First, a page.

From alcohol to simulants, psychoactives to depressants, the substances we abuse create pleasure in our minds. Located within the cortex, one of the larger parts of the brain, is the nucleus accumbens where neurotransmitters reside. Neurotransmitters are small messengers which are responsible for communicating with the rest of the brain. In the case of addiction, one neurotransmitter in particular is of special importance. Dopamine is the neurotransmitter of pleasure. Pleasure is communicated, meaning dopamine is released, when substances enter the bloodstream of the brain. Logically, the more substances we use and the more directly we use them (i.e. smoking or injecting) the more dopamine is released.
Nearby, the hippocampus makes note of how quickly substances create such a surging release of pleasure and store it to memory. Just beside the hippocampus is the amygdala which conditions how the brain responds to the stimulus of substances. Here, the foundation of craving is built. The amygdala starts creating stored responses in the brain to crave the pleasurable substance whenever it is stimulated. If we drank after a stressful day, our amygdala conditions the stimulus of stress to trigger a desire for drugs or alcohol.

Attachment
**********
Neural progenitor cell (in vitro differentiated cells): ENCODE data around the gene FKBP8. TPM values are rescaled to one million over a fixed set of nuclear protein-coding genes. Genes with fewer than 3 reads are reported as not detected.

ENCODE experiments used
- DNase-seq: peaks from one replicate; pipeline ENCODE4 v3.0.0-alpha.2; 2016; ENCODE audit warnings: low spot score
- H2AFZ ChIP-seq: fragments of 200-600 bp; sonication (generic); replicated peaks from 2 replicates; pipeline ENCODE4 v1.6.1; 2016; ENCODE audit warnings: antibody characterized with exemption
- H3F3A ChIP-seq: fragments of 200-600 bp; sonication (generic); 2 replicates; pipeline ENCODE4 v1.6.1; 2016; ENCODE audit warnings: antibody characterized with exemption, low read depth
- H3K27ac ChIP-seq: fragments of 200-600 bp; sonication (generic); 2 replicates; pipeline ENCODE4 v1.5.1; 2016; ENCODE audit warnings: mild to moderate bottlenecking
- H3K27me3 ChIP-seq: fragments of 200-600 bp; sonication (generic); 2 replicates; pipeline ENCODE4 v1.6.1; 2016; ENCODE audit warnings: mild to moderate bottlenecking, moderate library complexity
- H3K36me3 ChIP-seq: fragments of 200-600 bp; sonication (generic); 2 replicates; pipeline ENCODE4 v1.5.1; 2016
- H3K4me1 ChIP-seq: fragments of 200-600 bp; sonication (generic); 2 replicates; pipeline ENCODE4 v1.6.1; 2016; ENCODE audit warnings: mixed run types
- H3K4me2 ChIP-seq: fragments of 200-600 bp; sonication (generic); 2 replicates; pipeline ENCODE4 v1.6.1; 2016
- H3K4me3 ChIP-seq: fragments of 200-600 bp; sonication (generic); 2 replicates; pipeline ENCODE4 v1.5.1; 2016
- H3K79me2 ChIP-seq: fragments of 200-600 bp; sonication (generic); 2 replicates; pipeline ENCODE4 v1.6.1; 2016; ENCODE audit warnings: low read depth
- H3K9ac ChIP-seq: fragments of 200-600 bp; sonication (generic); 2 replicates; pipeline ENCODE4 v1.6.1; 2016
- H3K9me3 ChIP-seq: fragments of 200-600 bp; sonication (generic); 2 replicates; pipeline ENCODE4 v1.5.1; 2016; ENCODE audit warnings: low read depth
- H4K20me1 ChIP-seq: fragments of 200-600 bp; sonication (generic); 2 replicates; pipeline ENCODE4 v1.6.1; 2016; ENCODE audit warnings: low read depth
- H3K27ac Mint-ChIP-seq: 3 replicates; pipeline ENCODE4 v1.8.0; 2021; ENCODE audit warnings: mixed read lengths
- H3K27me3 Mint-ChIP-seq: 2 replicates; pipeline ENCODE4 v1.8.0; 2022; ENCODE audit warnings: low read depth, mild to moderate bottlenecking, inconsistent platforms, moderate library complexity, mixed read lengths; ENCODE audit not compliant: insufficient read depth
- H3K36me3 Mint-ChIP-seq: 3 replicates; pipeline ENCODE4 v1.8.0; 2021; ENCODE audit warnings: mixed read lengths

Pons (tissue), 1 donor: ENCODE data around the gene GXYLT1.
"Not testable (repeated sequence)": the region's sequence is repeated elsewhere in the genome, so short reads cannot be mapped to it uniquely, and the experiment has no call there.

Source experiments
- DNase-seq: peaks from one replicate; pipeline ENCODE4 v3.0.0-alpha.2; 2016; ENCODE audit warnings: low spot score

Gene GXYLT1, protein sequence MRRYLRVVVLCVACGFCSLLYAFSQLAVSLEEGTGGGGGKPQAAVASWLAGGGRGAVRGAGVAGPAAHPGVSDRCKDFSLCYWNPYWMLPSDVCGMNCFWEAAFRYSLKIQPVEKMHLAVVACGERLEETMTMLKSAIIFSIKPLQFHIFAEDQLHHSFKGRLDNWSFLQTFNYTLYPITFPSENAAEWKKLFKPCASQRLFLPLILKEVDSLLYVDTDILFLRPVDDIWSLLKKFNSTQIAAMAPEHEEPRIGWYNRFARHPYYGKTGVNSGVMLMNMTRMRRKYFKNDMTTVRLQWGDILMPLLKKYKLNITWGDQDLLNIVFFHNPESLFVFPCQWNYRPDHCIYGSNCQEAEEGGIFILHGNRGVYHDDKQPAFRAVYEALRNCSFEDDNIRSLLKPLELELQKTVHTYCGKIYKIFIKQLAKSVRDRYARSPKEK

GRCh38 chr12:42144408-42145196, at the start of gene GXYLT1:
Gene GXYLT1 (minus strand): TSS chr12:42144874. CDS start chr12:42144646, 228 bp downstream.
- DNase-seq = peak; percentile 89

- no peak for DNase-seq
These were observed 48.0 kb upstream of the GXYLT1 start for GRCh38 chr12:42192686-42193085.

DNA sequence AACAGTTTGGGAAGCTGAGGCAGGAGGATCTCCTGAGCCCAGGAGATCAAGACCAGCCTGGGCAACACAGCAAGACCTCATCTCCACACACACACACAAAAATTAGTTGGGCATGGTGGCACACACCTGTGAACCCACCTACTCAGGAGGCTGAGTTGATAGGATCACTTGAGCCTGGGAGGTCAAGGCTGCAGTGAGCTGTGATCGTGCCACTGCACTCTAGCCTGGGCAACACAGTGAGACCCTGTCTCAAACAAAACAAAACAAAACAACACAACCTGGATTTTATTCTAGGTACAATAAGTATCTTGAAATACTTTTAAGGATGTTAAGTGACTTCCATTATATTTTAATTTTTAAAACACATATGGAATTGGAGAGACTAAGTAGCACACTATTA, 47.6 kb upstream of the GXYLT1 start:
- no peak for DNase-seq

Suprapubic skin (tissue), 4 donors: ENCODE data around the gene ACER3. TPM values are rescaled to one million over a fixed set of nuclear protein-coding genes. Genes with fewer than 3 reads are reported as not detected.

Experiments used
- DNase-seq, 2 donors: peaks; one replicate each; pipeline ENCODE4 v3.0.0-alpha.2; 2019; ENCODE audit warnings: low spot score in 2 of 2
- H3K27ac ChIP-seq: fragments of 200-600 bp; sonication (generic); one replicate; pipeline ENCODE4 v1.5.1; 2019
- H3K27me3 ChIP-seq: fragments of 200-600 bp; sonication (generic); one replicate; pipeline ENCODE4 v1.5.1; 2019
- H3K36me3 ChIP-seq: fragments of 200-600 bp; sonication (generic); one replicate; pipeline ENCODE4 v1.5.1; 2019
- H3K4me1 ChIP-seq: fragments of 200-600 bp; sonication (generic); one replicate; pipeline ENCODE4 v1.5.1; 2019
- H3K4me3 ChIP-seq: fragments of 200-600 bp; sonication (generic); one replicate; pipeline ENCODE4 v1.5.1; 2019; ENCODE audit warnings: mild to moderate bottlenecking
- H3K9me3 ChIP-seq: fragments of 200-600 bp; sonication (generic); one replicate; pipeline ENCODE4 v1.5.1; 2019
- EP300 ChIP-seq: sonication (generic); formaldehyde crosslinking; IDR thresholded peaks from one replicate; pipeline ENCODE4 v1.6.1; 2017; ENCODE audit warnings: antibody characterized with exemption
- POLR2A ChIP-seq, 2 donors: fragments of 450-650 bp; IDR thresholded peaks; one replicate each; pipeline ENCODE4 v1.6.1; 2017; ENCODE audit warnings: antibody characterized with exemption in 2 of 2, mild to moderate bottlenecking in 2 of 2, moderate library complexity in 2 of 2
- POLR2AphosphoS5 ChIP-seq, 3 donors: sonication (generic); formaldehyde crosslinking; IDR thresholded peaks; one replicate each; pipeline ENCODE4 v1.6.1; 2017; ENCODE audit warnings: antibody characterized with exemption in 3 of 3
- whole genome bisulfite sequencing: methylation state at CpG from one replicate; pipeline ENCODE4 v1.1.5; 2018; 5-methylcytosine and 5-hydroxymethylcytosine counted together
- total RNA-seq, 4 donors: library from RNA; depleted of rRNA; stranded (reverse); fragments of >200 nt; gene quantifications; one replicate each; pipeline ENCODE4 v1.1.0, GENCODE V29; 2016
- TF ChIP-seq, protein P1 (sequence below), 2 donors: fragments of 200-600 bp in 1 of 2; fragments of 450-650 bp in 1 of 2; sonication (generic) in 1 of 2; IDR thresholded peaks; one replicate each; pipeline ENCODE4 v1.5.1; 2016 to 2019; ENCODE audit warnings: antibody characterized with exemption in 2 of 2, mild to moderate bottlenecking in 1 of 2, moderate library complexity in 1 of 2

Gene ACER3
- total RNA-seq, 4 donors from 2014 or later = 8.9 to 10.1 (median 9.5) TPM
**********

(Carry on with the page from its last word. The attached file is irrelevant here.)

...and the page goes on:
Simultaneously, while addictive behaviors are training the memory for pleasure, they are also training the brain in learning. Glutamate, another neurotransmitter, creates learning based on survival. Communicating with the midbrain, the center for survival, glutamate puts great emphasis on the necessity of drugs or alcohol. The midbrain operates the basic functions of humans: eat, sleep, reproduce and kill. With repeated use, the brain learns to rely on substances, not just out of pleasure or dependency but as a means for survival. Substances soon surpass eating, sleeping, and other survival modes.
Repeated use also contributes to the compulsion associated with craving. Responsible for executive decision making, planning, and task execution, the prefrontal cortex is altered by drugs and alcohol. Over time, this area of the brain changes the way it responds to substances. Rather than just understanding that a substance is pleasurable, the prefrontal cortex finds itself unable to abstain from actively choosing to find the source of pleasure. All behaviors and actions start focusing on finding more of what creates pleasure.
The Center for Life Change is committed to helping addicts and alcoholics overcome their cravings and find relief from addiction by understanding its nature and taking treatment steps toward reprogramming the dopamine circuit in the brain. Recover is within reach. Give us a call.